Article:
For South Asians, there are bits of the text that are startlingly familiar from the everyday world of India today. For people who grew up elsewhere, these become accessible only through rather distant analogies. Betel, for instance, tambula, nowadays called paan, is still popular across India (though not used quite in the manner, or for the purpose, prescribed by Vatsyayana). It is a delicacy made of a betel leaf rolled up around a paste made of areca nuts (sometimes called betel nuts), cardamom, lime paste and other flavors, sometimes with tobacco or other stimulants (including, sometimes, cocaine). The finished product, shaped rather like a stuffed grape-leaf, is eaten as a stimulant, to redden the mouth and to freshen the breath. Throughout the Kamasutra, lovers give one another betel, take betel out of their own mouths and put it in their lover’s mouth. This basic part of the erotic scene in ancient India can best be understood by non-Indians through an analogy with the overtones that champagne has, or the post-coital cigarette. (A closer analogy, perhaps, is supplied by the recurrent scene in the film Now, Voyager [1942], in which Paul Henreid lights two cigarettes in his mouth and hands one to Bette Davis.)

The woman’s thoughts on such subjects as how to keep a lover and how to tell when his affections are cooling ring remarkably true for the twenty-first century reader, regardless of his or her culture. And surely we recognize the passive-aggressive behavior of the woman who wants to get rid of her lover without actually kicking him out:

She does for him what he does not want, and she does repeatedly what he has criticized. She talks about things he does not know about. She shows no amazement, but only contempt, for the things he does know about. She intentionally distorts the meaning of what he says. She laughs when he has not made a joke, and when he has made a joke, she laughs about something else. When she has interrupted his story, she tells other stories. She criticizes men who have the same faults. And she stalls when they are alone together. Finally, he leaves her of his own accord.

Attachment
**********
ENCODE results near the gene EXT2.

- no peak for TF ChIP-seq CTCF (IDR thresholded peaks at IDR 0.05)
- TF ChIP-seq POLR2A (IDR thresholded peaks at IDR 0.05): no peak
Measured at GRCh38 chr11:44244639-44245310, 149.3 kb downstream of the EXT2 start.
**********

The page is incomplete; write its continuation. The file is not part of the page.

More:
Another part of the text that surely speaks to the modern reader is the description of a man who wants to seduce a married woman. In the would-be adulterer’s meditations on reasons to do this, there are self-serving arguments that still make sense in our world:

He thinks: ‘There is no danger involved in my having this woman, and there is a chance of wealth. And since I am useless, I have exhausted all means of making a living. Such as I am, I will get a lot of money from her in this way, with very little trouble.’ Or, ‘This woman is madly in love with me and knows all my weaknesses. If I reject her, she will ruin me by publicly exposing my faults; or she will accuse me of some fault which I do not in fact have, but which will be easy to believe of me and hard to clear myself of, and this will be the ruin of me.’

This is a brilliant and timeless portrait of a self-serving rascal who has no illusions about himself.

The Kamasutra is notorious for its depiction of contorted sexual postures, the erotic counterpart of the yogic asanas. But that is in fact a very small, and no longer shocking, part of the book. The rest of the book reveals a number of astutely observed and amazingly intimate things about ancient Indian culture, far more useful to us than knowing that you can stand on one leg or another when you make love.